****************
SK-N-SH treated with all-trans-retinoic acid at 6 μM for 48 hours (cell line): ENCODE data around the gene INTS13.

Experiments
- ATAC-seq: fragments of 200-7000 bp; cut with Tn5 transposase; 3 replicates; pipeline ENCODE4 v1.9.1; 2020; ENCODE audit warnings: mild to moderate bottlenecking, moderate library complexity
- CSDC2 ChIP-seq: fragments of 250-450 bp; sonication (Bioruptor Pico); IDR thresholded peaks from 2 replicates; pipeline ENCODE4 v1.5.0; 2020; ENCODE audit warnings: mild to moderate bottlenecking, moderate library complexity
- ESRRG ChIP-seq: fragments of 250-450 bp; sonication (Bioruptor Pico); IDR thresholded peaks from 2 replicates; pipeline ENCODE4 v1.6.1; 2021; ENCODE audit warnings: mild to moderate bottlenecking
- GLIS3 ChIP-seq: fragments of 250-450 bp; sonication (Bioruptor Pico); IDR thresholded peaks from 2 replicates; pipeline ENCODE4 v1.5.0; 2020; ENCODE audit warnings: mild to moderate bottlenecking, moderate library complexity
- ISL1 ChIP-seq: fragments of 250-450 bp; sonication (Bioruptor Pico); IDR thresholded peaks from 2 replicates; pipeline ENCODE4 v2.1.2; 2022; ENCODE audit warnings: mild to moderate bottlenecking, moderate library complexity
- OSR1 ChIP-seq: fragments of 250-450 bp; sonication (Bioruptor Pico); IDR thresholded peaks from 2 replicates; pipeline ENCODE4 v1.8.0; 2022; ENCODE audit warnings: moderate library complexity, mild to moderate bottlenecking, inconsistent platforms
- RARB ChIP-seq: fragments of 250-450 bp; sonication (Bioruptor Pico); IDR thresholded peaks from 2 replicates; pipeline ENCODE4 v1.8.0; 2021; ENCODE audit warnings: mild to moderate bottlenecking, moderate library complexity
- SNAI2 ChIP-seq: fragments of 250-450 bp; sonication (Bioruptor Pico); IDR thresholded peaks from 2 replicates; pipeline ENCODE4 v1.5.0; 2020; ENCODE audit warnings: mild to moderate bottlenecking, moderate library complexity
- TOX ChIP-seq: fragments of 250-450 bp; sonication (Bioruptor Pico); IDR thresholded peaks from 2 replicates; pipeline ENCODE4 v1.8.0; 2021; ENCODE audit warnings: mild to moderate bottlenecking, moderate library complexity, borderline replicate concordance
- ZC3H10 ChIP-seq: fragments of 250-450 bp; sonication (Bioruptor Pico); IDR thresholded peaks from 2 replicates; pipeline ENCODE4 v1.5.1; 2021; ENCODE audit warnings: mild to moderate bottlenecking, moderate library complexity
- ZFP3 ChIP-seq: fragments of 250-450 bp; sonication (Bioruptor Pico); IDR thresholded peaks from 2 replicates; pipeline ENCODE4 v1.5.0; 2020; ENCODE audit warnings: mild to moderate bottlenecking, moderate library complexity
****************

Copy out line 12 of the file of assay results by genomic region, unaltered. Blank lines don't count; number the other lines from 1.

- ZC3H10 ChIP-seq: fragments of 250-450 bp; sonication (Bioruptor Pico); IDR thresholded peaks from 2 replicates; pipeline ENCODE4 v1.5.1; 2021; ENCODE audit warnings: mild to moderate bottlenecking, moderate library complexity